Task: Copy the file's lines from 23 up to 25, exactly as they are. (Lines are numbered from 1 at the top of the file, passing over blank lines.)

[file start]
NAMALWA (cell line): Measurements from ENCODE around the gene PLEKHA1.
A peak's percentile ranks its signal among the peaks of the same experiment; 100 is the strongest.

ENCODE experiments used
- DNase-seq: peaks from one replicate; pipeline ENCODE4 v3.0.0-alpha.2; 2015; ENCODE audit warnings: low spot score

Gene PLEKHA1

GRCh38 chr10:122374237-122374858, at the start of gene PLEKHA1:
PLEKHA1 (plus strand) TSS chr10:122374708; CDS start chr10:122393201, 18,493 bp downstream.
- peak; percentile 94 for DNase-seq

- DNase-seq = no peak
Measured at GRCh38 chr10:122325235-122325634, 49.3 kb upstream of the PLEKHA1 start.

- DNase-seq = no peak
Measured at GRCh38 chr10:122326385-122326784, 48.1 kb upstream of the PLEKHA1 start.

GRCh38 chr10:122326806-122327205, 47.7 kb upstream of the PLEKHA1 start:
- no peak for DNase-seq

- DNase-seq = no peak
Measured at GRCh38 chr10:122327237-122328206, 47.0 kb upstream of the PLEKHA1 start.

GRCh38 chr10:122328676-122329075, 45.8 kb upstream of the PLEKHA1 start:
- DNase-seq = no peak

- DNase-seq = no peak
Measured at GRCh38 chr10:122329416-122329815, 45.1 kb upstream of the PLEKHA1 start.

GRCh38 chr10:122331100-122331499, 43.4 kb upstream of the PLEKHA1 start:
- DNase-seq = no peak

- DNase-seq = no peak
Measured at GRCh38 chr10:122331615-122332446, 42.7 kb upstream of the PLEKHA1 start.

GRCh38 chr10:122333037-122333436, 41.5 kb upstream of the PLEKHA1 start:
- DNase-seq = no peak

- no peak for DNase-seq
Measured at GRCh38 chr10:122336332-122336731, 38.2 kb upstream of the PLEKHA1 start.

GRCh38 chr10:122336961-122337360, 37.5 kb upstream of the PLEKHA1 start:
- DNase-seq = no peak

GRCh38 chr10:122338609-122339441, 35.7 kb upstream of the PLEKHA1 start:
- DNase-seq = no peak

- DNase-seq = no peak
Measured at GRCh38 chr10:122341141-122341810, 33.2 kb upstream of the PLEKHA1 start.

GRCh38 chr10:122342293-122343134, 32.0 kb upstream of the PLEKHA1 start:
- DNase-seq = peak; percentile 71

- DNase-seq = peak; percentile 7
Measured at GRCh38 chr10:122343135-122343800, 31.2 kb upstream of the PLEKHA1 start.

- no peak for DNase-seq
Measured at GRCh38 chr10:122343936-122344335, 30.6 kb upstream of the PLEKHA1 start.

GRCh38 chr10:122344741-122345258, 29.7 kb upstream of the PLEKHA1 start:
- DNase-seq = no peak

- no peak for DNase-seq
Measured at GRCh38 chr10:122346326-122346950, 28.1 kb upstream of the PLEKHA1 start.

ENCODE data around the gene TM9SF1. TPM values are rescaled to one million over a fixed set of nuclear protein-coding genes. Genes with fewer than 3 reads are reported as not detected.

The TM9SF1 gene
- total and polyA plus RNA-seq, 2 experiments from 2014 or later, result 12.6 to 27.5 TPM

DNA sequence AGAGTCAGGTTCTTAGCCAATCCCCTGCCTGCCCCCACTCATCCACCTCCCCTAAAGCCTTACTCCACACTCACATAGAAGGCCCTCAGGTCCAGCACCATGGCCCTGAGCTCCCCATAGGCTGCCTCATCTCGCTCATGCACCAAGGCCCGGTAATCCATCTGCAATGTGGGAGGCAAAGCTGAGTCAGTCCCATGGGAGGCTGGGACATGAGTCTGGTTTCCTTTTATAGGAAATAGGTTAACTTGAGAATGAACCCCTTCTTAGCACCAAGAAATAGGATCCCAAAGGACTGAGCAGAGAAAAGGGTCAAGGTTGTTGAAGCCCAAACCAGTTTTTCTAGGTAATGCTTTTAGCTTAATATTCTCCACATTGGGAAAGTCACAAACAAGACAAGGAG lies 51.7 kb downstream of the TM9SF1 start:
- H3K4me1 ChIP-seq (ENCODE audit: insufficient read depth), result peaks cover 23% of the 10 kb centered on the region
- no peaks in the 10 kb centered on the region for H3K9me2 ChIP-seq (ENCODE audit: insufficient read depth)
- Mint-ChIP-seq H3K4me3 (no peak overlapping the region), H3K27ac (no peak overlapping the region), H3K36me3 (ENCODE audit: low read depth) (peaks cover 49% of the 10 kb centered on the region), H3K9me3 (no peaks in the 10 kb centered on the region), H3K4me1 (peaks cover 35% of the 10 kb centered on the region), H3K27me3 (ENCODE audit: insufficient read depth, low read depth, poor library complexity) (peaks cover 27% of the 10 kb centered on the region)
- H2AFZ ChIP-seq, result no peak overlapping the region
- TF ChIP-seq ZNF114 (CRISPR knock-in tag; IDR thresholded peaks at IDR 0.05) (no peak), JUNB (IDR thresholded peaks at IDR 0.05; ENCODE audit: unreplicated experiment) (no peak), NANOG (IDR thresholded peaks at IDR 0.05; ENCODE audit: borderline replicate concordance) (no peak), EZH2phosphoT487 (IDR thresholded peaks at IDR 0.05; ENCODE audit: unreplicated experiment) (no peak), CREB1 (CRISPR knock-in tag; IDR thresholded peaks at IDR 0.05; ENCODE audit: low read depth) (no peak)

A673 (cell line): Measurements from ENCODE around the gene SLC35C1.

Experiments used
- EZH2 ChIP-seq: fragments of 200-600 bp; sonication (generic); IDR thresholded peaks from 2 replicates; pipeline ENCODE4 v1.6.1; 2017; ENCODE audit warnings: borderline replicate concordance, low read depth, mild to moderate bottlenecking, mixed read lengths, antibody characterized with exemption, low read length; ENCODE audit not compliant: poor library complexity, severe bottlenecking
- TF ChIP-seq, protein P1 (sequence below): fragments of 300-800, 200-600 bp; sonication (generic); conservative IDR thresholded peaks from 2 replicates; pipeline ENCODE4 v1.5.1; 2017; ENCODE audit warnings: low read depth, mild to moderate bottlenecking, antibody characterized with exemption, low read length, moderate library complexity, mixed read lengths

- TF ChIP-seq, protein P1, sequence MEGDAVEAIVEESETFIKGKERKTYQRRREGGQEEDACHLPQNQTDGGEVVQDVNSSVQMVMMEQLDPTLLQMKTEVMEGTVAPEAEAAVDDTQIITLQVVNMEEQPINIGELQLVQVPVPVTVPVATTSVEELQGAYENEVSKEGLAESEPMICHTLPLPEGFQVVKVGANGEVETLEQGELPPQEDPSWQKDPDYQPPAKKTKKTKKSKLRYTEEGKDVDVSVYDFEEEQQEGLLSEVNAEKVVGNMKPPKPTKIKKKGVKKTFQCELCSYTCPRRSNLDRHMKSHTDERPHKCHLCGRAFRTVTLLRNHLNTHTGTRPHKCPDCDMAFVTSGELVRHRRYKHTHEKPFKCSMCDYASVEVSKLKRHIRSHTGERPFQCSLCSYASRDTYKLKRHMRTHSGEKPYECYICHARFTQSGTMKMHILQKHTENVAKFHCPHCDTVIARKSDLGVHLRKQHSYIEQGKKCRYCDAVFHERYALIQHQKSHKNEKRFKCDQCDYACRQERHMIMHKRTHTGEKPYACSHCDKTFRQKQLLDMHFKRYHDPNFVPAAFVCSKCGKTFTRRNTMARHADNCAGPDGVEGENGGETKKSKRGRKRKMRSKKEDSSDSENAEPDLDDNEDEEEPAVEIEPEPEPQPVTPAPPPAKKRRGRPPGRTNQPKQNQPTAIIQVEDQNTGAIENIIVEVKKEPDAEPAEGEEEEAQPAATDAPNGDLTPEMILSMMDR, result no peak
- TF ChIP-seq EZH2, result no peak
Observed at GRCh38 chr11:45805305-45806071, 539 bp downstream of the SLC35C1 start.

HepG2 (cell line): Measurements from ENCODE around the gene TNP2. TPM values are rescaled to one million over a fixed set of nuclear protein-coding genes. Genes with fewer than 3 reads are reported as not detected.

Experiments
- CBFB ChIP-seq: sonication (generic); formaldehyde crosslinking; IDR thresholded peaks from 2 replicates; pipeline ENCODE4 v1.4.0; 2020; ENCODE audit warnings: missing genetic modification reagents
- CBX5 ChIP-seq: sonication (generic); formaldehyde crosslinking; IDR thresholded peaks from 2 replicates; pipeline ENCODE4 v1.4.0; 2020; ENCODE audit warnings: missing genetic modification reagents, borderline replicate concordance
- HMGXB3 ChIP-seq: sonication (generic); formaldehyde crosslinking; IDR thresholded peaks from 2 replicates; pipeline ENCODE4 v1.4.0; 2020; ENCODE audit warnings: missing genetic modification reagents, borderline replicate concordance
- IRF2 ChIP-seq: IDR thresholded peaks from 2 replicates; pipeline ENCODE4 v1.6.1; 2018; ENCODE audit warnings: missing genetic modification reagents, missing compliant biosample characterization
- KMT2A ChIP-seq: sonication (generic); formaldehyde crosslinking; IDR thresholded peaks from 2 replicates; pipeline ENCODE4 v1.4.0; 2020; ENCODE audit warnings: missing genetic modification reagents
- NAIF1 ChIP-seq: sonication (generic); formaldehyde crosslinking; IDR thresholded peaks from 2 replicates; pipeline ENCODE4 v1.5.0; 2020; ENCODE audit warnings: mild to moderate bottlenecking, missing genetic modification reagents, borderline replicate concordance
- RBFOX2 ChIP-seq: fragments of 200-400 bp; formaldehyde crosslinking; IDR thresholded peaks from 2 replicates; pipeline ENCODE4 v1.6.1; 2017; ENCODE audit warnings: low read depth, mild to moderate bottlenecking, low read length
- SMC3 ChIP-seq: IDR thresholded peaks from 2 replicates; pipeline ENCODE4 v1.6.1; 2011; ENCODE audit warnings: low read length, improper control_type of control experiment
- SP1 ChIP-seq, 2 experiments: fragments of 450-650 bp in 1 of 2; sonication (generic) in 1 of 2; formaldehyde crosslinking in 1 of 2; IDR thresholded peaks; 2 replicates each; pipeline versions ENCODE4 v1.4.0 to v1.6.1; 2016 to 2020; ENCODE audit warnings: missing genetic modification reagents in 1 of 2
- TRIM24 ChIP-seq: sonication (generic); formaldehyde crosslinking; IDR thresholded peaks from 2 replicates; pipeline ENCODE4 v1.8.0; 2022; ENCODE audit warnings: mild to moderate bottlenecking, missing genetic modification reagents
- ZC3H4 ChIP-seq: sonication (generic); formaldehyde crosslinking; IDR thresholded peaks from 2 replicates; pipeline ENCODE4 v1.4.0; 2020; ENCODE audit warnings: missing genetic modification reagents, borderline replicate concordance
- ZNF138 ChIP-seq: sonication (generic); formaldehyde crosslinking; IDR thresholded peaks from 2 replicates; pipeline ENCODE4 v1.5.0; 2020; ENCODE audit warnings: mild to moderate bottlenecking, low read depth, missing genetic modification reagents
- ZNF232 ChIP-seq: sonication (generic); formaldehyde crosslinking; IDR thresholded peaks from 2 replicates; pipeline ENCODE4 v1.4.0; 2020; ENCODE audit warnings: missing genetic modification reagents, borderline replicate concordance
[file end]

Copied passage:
- DNase-seq = no peak
Measured at GRCh38 chr10:122331615-122332446, 42.7 kb upstream of the PLEKHA1 start.

GRCh38 chr10:122333037-122333436, 41.5 kb upstream of the PLEKHA1 start: